We can’t generalize that a lie is indeed a lie, no matter it is small or big. Sometimes, we just don’t want to bother ourselves with unnecessary issues that we can avoid with a small piece of lie. Again, this kind of small lies sometime degenerate the situation. I could do something very offensive while telling those lies, but I never did and I don’t dare to do. So, I guess it varies from person to person. Those who are susceptible to do something wrong behind those white lies, should not continue to lie. They need to refrain themselves from telling lies.

In my opinion, a lie is okay until it’s not misleading someone, causing a big issue, or creating another lie. A proverb says, “Lying is the mother of all kind of crimes.” So, we should never tell such kind of lie that can cause a crime or create another lie. Otherwise, it’s just okay.

Mysteries about Lying!!!

Judith Viorst has mentioned forms of lying that seem
appropriate and necessary to be told. Social lies are told to maintain our
relationships (181); peace-keeping lies are created to “avoid irritation and
arguments” (182); protective lies are made up to protect our loved ones (183),
and trust-keeping lies are produced to keep our promises (184), for example. Today,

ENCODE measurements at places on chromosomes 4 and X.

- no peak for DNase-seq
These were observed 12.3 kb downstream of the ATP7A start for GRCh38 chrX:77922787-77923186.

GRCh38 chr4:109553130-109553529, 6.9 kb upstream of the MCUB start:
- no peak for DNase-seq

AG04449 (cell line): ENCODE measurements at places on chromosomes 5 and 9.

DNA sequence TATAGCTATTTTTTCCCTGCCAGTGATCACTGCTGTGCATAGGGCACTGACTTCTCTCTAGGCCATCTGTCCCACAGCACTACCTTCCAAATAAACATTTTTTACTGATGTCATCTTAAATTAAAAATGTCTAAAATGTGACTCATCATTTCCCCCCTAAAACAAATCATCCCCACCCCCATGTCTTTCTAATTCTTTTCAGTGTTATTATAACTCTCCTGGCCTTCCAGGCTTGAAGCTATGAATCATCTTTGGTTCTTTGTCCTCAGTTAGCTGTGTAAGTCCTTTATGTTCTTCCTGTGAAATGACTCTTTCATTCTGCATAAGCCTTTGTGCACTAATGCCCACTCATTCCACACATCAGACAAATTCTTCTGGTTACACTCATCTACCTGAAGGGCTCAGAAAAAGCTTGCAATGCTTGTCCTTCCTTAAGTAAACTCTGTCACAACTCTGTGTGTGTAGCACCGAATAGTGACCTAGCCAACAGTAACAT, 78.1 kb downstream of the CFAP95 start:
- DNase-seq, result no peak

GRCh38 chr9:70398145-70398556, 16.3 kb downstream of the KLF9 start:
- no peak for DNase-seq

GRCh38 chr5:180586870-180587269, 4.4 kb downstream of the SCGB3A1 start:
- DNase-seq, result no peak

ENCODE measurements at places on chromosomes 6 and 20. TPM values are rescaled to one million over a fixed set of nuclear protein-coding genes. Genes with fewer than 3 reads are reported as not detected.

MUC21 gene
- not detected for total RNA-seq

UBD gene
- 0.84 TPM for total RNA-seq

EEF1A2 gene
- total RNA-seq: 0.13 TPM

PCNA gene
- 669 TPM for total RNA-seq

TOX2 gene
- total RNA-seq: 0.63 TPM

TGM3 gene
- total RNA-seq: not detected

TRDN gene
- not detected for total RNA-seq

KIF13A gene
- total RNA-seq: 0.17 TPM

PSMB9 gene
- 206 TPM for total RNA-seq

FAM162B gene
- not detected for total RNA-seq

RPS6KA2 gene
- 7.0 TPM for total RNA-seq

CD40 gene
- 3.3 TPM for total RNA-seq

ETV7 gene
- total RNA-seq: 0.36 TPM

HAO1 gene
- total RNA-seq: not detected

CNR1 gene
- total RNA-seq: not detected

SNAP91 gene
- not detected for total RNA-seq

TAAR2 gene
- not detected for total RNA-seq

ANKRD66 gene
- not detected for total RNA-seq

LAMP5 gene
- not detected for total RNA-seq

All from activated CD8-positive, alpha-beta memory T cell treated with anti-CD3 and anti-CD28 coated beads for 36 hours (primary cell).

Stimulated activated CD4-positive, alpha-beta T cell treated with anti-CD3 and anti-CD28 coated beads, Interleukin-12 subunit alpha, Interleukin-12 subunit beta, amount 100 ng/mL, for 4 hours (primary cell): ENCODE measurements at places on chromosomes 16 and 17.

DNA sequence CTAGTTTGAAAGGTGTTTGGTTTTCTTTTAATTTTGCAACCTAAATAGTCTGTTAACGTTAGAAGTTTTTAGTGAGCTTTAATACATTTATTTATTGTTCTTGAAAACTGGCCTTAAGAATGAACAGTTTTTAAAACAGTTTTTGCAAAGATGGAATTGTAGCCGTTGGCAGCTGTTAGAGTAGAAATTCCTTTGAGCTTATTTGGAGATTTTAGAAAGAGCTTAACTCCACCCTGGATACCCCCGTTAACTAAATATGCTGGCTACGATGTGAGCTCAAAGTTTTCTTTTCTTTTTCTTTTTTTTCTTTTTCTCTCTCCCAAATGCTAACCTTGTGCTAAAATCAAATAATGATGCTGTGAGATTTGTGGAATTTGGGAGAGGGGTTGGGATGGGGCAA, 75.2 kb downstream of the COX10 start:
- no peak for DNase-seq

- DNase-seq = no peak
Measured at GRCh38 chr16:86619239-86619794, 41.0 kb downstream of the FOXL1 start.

I will present to you different forms of lying that are easy to avoid, but we
human beings usually don’t want to do so. Are you curious? Are you fond of discovering
these enigmas?

Fun-making Lies

These lies are relevant to playing tricks on others.
We use them as a kind of diversion. We use them to make our friends happy. We
use them to push away depressed faces.

Before making these lies, we analyze their pros and
cons, but later, we sacrifice guilty feelings with smiles.

For instance, one of my friends imitated our
teacher’s voice and asked us to come to the conference room to talk about our
study results. At that time, our hearts were out of our bodies. However, when
finding out the truth, all of us burst out laughing.

Sometimes, feeling bored, I make up stories to deceive
friends, but later I feel guilty. How about you?

Reliable Lies

These lies are told to make others believe us.

Do you ever give your words to study so that your